Mitochondria play a crucial role in the regulation of the NF-κB signaling pathway

Mitochondria are highly regarded as the cell's powerhouse. However, these cellular organelles are essential for more than only energy production: Professor Konstanze Winklhofer and her colleagues at Ruhr University Bochum’s Faculty of Medicine have found that mitochondria play an essential role in signal transduction in innate immune pathways.

Mitochondria play a crucial role in the regulation of the NF-κB signaling pathway
Verian Bader, Konstanze Winklhofer, and Zhixiao Wu (from left) worked together on the study. © RUB, Marquard

They control a signaling pathway that aids in the elimination of infections but can cause serious damage through inflammation if overactivated. The findings were reported on November 17th, 2022, in the EMBO Journal.

Protection from bacteria and viruses

Some cytokines, as well as intracellular pathogens like viruses and bacteria, trigger the transcription factor NF-κB, which governs gene expression.

Depending on the stimulus and the cell type, NF-κB activation results in protection from cell death and increased synthesis of proteins required for the elimination of bacteria or viruses.

Konstanze Winklhofer, Professor, Ruhr-University Bochum

However, when activated over an extended period of time, this normally protective pathway can induce chronic inflammation.

Konstanze Winklhofer adds, “Hence, a fine-tuned regulation of these signaling processes is of great medical relevance, in order to prevent pathophysiological conditions caused by either inefficient or overshooting NF-κB activation.”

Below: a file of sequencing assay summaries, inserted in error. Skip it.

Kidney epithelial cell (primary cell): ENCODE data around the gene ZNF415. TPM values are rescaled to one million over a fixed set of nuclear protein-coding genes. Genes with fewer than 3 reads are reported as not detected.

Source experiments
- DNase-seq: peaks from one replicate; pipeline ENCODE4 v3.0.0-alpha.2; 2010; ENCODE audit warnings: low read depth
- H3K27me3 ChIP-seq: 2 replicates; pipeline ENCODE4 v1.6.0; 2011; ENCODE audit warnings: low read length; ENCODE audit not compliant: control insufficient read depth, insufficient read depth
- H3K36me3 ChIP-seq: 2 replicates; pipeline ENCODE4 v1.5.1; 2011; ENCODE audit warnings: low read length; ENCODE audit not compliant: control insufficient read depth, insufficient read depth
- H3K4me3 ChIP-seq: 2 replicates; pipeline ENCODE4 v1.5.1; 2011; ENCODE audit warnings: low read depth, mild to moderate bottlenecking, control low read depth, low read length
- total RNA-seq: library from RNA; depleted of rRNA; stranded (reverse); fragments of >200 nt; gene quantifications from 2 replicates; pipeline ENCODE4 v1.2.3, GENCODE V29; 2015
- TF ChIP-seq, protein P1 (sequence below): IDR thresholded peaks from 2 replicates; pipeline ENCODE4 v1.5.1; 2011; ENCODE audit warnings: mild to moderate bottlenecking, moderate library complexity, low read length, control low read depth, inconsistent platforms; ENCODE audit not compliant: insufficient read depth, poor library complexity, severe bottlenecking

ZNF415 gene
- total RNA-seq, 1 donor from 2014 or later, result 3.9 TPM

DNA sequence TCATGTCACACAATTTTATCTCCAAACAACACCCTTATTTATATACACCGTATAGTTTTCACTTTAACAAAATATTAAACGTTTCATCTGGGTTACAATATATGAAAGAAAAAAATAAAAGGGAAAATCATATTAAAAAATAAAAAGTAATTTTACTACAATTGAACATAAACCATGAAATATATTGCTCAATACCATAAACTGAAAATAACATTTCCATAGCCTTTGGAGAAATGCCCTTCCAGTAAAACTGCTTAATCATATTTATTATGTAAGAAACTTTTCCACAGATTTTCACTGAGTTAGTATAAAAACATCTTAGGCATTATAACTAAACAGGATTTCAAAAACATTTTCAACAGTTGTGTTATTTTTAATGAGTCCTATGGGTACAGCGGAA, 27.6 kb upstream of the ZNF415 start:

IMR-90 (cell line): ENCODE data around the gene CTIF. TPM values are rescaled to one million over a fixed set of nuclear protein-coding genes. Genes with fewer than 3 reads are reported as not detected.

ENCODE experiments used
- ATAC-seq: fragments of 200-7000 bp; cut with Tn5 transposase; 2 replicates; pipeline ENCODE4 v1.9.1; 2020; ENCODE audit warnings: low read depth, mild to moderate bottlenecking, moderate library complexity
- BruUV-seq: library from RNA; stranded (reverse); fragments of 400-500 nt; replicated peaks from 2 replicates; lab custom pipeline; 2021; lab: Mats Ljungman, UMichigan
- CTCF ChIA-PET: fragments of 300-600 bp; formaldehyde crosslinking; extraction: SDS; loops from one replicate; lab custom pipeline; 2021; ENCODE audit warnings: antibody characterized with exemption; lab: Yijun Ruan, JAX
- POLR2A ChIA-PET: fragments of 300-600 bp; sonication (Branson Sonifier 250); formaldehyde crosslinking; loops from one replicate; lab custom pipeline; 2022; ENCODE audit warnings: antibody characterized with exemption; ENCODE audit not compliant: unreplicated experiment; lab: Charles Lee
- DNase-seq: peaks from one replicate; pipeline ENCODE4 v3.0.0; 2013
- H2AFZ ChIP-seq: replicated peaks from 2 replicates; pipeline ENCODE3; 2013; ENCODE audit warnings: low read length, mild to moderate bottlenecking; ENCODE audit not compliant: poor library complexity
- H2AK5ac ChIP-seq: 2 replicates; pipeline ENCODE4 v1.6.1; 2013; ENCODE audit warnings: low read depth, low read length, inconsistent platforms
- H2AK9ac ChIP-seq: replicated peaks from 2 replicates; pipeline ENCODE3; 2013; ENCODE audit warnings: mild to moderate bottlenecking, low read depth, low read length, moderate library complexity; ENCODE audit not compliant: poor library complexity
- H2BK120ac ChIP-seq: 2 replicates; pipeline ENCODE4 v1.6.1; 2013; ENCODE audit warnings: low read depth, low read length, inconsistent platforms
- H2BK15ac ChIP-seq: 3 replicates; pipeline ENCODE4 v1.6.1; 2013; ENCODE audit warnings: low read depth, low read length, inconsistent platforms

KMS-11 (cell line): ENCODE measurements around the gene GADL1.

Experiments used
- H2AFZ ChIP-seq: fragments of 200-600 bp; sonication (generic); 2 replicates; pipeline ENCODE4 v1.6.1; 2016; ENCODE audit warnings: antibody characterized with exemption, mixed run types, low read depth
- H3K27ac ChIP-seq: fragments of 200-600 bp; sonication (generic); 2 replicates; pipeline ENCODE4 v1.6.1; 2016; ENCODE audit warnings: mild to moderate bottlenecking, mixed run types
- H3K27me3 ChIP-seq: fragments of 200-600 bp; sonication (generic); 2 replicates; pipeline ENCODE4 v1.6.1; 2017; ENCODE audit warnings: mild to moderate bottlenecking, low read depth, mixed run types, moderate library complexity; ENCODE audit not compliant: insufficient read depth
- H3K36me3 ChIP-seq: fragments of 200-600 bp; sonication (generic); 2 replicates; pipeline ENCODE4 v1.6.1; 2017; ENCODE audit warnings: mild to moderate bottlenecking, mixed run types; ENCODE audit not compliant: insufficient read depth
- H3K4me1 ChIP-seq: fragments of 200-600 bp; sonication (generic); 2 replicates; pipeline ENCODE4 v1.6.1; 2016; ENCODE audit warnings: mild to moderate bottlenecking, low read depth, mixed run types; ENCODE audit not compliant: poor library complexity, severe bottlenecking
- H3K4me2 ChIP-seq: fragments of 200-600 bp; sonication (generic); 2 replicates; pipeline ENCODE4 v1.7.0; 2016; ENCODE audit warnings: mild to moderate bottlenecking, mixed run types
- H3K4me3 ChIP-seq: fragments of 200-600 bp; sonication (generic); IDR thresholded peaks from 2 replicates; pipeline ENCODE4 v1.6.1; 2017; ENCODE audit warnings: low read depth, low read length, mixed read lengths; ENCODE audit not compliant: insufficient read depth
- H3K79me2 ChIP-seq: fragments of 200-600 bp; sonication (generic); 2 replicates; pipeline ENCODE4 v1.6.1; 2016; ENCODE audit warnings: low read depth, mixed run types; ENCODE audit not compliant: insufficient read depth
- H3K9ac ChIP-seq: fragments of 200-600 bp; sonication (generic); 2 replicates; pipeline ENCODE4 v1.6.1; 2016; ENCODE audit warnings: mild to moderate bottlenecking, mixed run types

Two advantages of mitochondria: They are mobile and have a large surface area

Recent research found that mitochondria perform an important role in the control of the NF-κB signaling pathway. Within minutes of pathway activation, a signaling platform develops at the outer mitochondrial membrane, activating NF-κB.

This allows signal amplification, based on the large surface of mitochondria. Moreover, mitochondria have another capacity that qualifies them as organelles for signal transduction: they are mobile and can dock onto motor proteins in the cell.”

Konstanze Winklhofer, Professor, Ruhr-University Bochum

The researchers discovered that active transcription factor NF-κB is guided to the nuclear membrane by mitochondria, promoting NF-κB translocation into the nucleus.

However, mitochondria are not only engaged in the effective activation of the NF-κB signaling pathway; they also play a role in signal deactivation and hence signal control. This is performed by a mitochondrial enzyme that inhibits ubiquitination, a posttranslational change essential for NF-κB activation.

Why Parkinson’s disease patients are more susceptible to some infections

PINK1 and Parkin, two genes normally connected to Parkinson’s disease, are implicated in the mitochondrial regulation of the NF-κB signaling pathway.

Our findings explain why mutations resulting in a loss of PINK1 or Parkin function promote neuronal cell death under stress conditions. Remarkably, our findings show that Parkinson’s disease patients with mutations in the PINK1 or Parkin gene show an increased vulnerability to various infections caused by intracellular pathogens. Thus, our study also helps to gain a better understanding of the interfaces between the nervous and immune system.”

Konstanze Winklhofer, Professor, Ruhr-University Bochum

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